In Lismore, Hely read eco criticism and created an ethereal series of austere, unglazed translucent porcelain beakers, pinpricked all over with the names of acacias. She and David were building a house in the Kyogle countryside, so landscape and everyday tools of trade entered the lexicon.
When teaching at the National art School in the 1990s, I encountered the inimitable Helen Stephens who, in addition to being a talented writer, theorist and maker of very desirable domestic ware, went on to curate and tour the innovative “being with objects” exhibition of works by Patsy, Susan and me.
From this show, the national Gallery acquired Patsy’s entire collection of evocative mixed media still life groups. The slip cast porcelain pots were given functioning handles, lids and bases from metal, Bakelite, wood and glass, adapted from op shop finds from other eras. Patsy’s Master’s research explored touch and her ideas about tactility and the ways we interact with everyday objects were exquisitely resolved in this body of work.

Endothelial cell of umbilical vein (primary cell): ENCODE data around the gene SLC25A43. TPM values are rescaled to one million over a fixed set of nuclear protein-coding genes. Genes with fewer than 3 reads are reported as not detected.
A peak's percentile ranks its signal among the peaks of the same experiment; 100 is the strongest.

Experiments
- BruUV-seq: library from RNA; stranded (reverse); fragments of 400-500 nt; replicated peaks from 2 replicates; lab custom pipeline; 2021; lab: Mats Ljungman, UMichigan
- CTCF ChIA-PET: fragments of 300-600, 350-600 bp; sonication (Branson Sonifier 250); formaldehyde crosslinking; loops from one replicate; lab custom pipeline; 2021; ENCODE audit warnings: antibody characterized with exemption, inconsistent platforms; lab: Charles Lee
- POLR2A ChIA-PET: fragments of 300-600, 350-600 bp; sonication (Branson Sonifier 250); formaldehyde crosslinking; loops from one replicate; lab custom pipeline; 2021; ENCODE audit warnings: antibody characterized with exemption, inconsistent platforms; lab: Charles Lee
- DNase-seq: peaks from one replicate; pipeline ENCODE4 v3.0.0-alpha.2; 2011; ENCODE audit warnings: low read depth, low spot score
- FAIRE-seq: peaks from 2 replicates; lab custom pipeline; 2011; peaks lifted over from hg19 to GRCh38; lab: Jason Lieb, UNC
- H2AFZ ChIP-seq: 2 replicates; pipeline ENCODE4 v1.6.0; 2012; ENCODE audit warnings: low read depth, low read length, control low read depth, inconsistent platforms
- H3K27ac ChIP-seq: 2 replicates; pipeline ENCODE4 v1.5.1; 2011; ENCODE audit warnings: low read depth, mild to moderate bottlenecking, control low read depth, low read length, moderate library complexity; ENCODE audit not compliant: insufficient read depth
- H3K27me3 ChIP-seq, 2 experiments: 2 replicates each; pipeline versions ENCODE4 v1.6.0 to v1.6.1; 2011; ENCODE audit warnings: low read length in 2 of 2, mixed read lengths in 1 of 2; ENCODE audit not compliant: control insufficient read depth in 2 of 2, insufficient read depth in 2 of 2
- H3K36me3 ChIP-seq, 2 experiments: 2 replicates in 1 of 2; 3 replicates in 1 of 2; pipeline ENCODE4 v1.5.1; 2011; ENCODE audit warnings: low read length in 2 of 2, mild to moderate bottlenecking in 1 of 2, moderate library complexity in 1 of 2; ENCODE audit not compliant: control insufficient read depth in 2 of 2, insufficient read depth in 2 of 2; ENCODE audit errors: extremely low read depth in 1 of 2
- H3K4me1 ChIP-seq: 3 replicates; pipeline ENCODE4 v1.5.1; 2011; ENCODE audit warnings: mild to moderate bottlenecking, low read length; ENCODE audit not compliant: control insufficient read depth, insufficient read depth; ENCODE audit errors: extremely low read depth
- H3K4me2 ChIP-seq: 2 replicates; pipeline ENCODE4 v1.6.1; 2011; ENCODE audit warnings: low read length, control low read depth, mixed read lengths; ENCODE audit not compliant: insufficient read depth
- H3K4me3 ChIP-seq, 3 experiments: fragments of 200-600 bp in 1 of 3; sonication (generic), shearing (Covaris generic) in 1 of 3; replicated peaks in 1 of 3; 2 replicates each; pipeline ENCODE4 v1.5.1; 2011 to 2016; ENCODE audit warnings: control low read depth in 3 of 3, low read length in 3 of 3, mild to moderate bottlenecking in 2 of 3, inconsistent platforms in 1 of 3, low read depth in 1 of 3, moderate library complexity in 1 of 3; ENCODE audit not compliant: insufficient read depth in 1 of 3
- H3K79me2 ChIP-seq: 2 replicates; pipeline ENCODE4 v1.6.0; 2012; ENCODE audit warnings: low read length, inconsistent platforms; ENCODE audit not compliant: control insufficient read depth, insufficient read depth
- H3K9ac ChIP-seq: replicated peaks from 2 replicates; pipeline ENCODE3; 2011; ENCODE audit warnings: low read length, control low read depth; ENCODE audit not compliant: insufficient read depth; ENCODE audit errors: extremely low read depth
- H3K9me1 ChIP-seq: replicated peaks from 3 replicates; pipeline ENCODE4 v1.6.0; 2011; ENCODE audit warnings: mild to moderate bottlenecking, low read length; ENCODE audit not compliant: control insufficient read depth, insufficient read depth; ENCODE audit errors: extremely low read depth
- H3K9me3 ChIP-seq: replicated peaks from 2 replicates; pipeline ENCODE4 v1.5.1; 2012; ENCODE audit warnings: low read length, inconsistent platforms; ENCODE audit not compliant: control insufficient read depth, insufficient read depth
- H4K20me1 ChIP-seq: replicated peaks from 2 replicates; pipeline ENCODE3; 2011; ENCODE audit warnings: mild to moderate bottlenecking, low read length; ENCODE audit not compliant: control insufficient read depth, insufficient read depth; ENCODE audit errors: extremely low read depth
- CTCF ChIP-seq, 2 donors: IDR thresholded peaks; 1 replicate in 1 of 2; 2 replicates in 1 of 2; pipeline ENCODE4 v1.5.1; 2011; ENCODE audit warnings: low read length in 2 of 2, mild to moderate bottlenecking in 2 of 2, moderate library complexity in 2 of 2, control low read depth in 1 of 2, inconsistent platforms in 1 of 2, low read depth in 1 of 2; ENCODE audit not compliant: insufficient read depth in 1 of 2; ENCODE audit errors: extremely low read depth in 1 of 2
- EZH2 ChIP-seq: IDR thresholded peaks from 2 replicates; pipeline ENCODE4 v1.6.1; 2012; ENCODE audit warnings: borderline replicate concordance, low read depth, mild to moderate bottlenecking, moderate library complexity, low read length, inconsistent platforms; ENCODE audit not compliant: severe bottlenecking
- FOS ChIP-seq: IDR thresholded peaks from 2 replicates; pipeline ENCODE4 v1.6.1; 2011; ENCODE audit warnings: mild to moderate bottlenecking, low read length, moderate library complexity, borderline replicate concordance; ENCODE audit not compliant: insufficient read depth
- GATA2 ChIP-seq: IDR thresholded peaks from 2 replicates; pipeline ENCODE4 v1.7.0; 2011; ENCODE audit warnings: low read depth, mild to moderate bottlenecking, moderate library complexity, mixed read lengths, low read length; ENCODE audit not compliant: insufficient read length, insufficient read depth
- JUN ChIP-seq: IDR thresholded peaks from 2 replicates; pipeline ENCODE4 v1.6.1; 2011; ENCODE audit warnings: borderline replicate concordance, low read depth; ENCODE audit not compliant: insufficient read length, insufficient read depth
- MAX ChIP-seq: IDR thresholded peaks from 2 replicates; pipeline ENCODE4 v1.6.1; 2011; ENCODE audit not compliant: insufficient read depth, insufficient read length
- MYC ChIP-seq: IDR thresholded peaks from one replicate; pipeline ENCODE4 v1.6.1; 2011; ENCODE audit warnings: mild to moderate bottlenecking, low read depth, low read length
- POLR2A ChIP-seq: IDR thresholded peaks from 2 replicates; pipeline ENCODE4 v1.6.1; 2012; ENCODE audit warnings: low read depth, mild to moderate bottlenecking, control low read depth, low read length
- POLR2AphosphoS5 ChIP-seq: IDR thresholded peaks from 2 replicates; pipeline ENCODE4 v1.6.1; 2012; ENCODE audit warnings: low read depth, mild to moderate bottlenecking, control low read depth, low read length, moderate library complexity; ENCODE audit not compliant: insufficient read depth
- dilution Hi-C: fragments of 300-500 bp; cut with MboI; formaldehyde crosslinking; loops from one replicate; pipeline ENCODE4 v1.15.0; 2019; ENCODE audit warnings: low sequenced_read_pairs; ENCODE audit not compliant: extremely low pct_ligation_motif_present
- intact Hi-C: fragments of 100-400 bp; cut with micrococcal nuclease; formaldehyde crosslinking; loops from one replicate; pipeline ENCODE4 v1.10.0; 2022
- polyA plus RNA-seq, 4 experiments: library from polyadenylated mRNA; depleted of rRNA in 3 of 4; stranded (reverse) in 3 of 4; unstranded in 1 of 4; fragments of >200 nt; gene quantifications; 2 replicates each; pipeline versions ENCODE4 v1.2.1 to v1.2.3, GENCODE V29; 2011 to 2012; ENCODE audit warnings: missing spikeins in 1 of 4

Tactile investigations continue to be a primary interest. Rather than handles, delicate protrusions stud the surface of her recent porcelain cups so that one becomes mindful of how one’s hand finds a grip. How we handle objects provoked Hely’s thinking for this show. The ‘garden cups’ explore textures of flowers and bark. Found rocks and pebbles from the back yard are cast and transmuted into surface grips.
Paradoxically, the rubble in this domestic microcosm connects with Hely’s fascination with outer space and the geology of meteors. She had an opportunity to study the collection of meteorites in the Geoscience Australia collection during a project initiated by a colleague, the painter Ruth Waller. Struck by their small size and benign appearance she made clay models. Hooks were attached to a series of vases on which the meteors were hung as if in orbit. A conversation over coffee with friend and colleague, ceramic designer extraordinaire, Rod Bamford led him to offer to do a 3d print of one of the examples she had worked with, the Huckitta meteorite. Watch this (outer) space.